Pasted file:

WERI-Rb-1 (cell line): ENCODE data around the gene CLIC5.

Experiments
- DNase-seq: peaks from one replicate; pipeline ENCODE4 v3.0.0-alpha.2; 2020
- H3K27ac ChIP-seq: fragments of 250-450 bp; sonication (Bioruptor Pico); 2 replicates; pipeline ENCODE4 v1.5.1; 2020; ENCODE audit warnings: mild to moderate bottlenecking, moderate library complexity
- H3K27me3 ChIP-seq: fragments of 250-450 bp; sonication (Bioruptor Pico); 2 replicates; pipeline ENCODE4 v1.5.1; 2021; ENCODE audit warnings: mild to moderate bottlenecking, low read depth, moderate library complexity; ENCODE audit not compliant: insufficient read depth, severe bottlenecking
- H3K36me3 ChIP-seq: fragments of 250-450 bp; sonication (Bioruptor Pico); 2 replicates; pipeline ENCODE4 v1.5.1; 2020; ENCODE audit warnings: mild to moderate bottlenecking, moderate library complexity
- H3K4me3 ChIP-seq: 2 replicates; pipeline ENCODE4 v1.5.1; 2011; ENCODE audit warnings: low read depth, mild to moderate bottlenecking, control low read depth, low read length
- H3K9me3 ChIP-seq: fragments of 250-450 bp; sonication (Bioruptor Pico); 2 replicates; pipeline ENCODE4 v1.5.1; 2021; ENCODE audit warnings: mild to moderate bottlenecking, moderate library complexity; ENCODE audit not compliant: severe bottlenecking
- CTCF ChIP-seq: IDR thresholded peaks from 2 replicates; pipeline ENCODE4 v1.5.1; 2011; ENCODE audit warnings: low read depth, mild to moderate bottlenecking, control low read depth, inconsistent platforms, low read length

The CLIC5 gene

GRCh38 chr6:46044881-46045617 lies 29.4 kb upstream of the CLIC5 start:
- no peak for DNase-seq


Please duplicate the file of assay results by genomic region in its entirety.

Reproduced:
WERI-Rb-1 (cell line): ENCODE data around the gene CLIC5.

Experiments
- DNase-seq: peaks from one replicate; pipeline ENCODE4 v3.0.0-alpha.2; 2020
- H3K27ac ChIP-seq: fragments of 250-450 bp; sonication (Bioruptor Pico); 2 replicates; pipeline ENCODE4 v1.5.1; 2020; ENCODE audit warnings: mild to moderate bottlenecking, moderate library complexity
- H3K27me3 ChIP-seq: fragments of 250-450 bp; sonication (Bioruptor Pico); 2 replicates; pipeline ENCODE4 v1.5.1; 2021; ENCODE audit warnings: mild to moderate bottlenecking, low read depth, moderate library complexity; ENCODE audit not compliant: insufficient read depth, severe bottlenecking
- H3K36me3 ChIP-seq: fragments of 250-450 bp; sonication (Bioruptor Pico); 2 replicates; pipeline ENCODE4 v1.5.1; 2020; ENCODE audit warnings: mild to moderate bottlenecking, moderate library complexity
- H3K4me3 ChIP-seq: 2 replicates; pipeline ENCODE4 v1.5.1; 2011; ENCODE audit warnings: low read depth, mild to moderate bottlenecking, control low read depth, low read length
- H3K9me3 ChIP-seq: fragments of 250-450 bp; sonication (Bioruptor Pico); 2 replicates; pipeline ENCODE4 v1.5.1; 2021; ENCODE audit warnings: mild to moderate bottlenecking, moderate library complexity; ENCODE audit not compliant: severe bottlenecking
- CTCF ChIP-seq: IDR thresholded peaks from 2 replicates; pipeline ENCODE4 v1.5.1; 2011; ENCODE audit warnings: low read depth, mild to moderate bottlenecking, control low read depth, inconsistent platforms, low read length

The CLIC5 gene

GRCh38 chr6:46044881-46045617 lies 29.4 kb upstream of the CLIC5 start:
- no peak for DNase-seq